Author(s): Chen X, Kolb JF, Swanson RJ, Schoenbach KH, Beebe SJ, Chen X, Kolb JF, Swanson RJ, Schoenbach KH, Beebe SJ, Chen X, Kolb JF, Swanson RJ, Schoenbach KH, Beebe SJ
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Abstract Many effective anti-cancer strategies target apoptosis and angiogenesis mechanisms. Applications of non-ionizing, nanosecond pulsed electric fields (nsPEFs) induce apoptosis in vitro and eliminate cancer in vivo; however in vivo mechanisms require closer analysis. These studies investigate nsPEF-induced apoptosis and anti-angiogenesis examined by fluorescent microscopy, immunoblots, and morphology. Six hours after treatment with one hundred 300 ns pulses at 40 kV/cm, cells transiently expressed active caspases indicating that caspase-mediated mechanisms. Three hours after treatment transient peaks in Histone 2AX phosphorylation coincided with terminal deoxynucleotidyl transferase dUTP nick end labeling positive cells and pyknotic nuclei, suggesting caspase-independent mechanisms on nuclei/DNA. Large DNA fragments, but not 180 bp fragmentation ladders, were observed, suggesting incomplete apoptosis. Nevertheless, tumor weight and volume decreased and tumors disappeared. One week after treatment, vessel numbers, vascular endothelial growth factor (VEGF), platelet derived endothelial cell growth factor (PD-ECGF), CD31, CD35 and CD105 were decreased, indicating anti-angiogenesis. The nsPEFs activate multiple melanoma therapeutic targets, which is consistent with successes of nsPEF applications for tumor treatment in vivo as a new cancer therapeutic modality.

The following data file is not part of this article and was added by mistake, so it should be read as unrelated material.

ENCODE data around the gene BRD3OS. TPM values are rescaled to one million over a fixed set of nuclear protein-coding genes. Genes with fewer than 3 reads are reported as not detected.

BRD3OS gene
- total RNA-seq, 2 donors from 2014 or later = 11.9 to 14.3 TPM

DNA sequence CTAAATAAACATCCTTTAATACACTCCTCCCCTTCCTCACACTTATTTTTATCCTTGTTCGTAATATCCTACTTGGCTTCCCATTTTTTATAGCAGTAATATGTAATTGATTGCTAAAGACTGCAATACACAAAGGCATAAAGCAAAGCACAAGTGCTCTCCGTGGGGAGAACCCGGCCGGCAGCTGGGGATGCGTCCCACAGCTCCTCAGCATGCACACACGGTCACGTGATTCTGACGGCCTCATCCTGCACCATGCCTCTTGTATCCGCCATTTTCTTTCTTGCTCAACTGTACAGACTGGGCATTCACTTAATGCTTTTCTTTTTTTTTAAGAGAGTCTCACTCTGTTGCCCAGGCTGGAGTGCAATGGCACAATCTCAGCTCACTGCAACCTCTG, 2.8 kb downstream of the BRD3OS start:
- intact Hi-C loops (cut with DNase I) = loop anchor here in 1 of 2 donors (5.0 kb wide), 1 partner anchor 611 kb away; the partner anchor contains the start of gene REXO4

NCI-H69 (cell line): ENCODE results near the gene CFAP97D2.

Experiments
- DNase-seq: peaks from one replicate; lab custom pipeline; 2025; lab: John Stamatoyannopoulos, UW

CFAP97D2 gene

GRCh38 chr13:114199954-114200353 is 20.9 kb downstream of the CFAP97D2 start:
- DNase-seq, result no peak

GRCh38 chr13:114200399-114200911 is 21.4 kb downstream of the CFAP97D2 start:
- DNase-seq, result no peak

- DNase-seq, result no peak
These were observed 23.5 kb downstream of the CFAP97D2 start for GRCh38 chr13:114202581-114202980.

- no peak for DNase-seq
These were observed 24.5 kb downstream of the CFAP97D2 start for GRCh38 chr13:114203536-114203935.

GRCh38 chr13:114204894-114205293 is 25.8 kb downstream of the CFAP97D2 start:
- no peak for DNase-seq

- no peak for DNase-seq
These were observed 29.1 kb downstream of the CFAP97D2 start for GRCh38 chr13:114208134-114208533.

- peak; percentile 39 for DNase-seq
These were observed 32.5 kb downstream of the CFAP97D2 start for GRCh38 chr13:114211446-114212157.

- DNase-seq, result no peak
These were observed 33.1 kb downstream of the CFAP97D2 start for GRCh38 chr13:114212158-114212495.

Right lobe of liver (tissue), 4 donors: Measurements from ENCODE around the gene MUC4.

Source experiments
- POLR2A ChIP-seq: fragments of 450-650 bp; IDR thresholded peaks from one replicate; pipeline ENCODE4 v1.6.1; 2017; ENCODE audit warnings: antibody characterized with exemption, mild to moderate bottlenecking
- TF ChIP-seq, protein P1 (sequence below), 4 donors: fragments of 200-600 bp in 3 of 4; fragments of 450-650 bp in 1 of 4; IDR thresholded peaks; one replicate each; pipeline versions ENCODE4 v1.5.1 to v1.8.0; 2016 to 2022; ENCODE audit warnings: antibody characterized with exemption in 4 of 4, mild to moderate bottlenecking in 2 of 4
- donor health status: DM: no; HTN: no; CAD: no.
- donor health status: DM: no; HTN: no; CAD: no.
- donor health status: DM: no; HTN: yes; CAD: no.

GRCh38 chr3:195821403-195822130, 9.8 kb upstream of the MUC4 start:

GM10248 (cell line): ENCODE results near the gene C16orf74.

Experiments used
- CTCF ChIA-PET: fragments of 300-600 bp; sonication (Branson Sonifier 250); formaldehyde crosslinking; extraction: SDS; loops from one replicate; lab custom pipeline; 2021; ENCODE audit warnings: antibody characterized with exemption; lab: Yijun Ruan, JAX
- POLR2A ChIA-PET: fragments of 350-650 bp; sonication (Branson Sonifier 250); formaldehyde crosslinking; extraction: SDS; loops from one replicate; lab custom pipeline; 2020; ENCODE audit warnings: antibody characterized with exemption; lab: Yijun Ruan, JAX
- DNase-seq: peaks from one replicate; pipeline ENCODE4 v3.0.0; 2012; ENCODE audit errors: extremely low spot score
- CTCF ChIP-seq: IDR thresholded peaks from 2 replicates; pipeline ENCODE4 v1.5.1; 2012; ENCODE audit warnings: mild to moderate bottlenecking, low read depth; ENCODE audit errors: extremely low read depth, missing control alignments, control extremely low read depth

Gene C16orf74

This article was published in Pigment Cell Melanoma Res
and referenced in Journal of Nanomedicine & Biotherapeutic Discovery